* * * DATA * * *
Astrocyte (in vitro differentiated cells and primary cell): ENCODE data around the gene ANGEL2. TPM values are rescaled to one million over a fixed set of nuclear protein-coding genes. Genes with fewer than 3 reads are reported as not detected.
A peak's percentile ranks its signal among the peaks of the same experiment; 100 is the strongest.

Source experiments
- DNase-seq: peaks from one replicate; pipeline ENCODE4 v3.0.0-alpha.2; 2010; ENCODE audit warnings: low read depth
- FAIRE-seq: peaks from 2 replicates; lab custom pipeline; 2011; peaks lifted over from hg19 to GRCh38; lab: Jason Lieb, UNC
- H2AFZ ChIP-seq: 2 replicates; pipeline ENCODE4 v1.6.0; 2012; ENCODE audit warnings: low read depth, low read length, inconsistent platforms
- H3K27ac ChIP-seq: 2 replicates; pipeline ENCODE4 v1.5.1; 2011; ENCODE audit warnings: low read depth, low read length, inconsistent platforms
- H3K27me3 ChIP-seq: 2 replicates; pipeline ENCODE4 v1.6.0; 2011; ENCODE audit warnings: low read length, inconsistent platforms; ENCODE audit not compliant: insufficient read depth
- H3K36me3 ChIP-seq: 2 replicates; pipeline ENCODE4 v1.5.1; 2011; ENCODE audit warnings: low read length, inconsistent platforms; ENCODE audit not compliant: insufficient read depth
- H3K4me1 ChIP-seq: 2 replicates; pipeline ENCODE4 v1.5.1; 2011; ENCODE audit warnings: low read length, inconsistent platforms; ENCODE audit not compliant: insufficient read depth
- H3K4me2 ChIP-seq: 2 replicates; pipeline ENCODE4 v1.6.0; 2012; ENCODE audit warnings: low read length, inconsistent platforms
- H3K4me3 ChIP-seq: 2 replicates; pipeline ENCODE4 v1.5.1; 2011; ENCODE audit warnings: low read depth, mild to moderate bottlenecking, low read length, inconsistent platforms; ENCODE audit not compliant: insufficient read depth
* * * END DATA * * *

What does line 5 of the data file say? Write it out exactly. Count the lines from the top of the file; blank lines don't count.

- FAIRE-seq: peaks from 2 replicates; lab custom pipeline; 2011; peaks lifted over from hg19 to GRCh38; lab: Jason Lieb, UNC